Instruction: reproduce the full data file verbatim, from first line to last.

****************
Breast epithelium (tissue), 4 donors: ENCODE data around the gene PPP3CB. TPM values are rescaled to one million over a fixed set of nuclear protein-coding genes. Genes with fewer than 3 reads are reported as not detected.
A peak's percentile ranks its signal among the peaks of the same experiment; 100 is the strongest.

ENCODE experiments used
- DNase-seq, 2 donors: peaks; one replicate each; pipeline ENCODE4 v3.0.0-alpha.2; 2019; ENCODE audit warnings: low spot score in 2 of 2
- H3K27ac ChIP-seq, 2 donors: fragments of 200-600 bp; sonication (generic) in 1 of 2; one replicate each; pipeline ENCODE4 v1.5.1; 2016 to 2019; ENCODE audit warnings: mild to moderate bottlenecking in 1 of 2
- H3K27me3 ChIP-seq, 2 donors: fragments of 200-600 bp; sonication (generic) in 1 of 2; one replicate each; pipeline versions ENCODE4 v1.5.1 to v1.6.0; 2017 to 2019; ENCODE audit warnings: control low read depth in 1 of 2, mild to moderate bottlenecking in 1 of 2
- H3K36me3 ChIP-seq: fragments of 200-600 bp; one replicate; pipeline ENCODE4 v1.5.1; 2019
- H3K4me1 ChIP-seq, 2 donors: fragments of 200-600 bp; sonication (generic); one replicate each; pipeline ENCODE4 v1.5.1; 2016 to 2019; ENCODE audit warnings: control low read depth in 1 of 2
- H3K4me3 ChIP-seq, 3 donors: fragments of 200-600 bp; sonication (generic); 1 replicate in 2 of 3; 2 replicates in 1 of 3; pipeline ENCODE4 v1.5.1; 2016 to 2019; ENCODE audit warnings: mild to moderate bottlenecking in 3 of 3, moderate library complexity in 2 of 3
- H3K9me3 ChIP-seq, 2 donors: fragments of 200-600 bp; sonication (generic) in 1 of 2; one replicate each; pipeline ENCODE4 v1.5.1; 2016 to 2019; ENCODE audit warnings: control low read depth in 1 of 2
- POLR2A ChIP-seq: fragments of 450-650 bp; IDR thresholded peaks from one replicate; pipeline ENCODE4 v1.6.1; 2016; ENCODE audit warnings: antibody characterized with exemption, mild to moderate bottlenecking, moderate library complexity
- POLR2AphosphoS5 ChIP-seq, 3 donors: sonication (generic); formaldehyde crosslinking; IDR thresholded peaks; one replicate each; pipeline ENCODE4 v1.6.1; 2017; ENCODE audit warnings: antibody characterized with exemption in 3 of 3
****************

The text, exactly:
Breast epithelium (tissue), 4 donors: ENCODE data around the gene PPP3CB. TPM values are rescaled to one million over a fixed set of nuclear protein-coding genes. Genes with fewer than 3 reads are reported as not detected.
A peak's percentile ranks its signal among the peaks of the same experiment; 100 is the strongest.

ENCODE experiments used
- DNase-seq, 2 donors: peaks; one replicate each; pipeline ENCODE4 v3.0.0-alpha.2; 2019; ENCODE audit warnings: low spot score in 2 of 2
- H3K27ac ChIP-seq, 2 donors: fragments of 200-600 bp; sonication (generic) in 1 of 2; one replicate each; pipeline ENCODE4 v1.5.1; 2016 to 2019; ENCODE audit warnings: mild to moderate bottlenecking in 1 of 2
- H3K27me3 ChIP-seq, 2 donors: fragments of 200-600 bp; sonication (generic) in 1 of 2; one replicate each; pipeline versions ENCODE4 v1.5.1 to v1.6.0; 2017 to 2019; ENCODE audit warnings: control low read depth in 1 of 2, mild to moderate bottlenecking in 1 of 2
- H3K36me3 ChIP-seq: fragments of 200-600 bp; one replicate; pipeline ENCODE4 v1.5.1; 2019
- H3K4me1 ChIP-seq, 2 donors: fragments of 200-600 bp; sonication (generic); one replicate each; pipeline ENCODE4 v1.5.1; 2016 to 2019; ENCODE audit warnings: control low read depth in 1 of 2
- H3K4me3 ChIP-seq, 3 donors: fragments of 200-600 bp; sonication (generic); 1 replicate in 2 of 3; 2 replicates in 1 of 3; pipeline ENCODE4 v1.5.1; 2016 to 2019; ENCODE audit warnings: mild to moderate bottlenecking in 3 of 3, moderate library complexity in 2 of 3
- H3K9me3 ChIP-seq, 2 donors: fragments of 200-600 bp; sonication (generic) in 1 of 2; one replicate each; pipeline ENCODE4 v1.5.1; 2016 to 2019; ENCODE audit warnings: control low read depth in 1 of 2
- POLR2A ChIP-seq: fragments of 450-650 bp; IDR thresholded peaks from one replicate; pipeline ENCODE4 v1.6.1; 2016; ENCODE audit warnings: antibody characterized with exemption, mild to moderate bottlenecking, moderate library complexity
- POLR2AphosphoS5 ChIP-seq, 3 donors: sonication (generic); formaldehyde crosslinking; IDR thresholded peaks; one replicate each; pipeline ENCODE4 v1.6.1; 2017; ENCODE audit warnings: antibody characterized with exemption in 3 of 3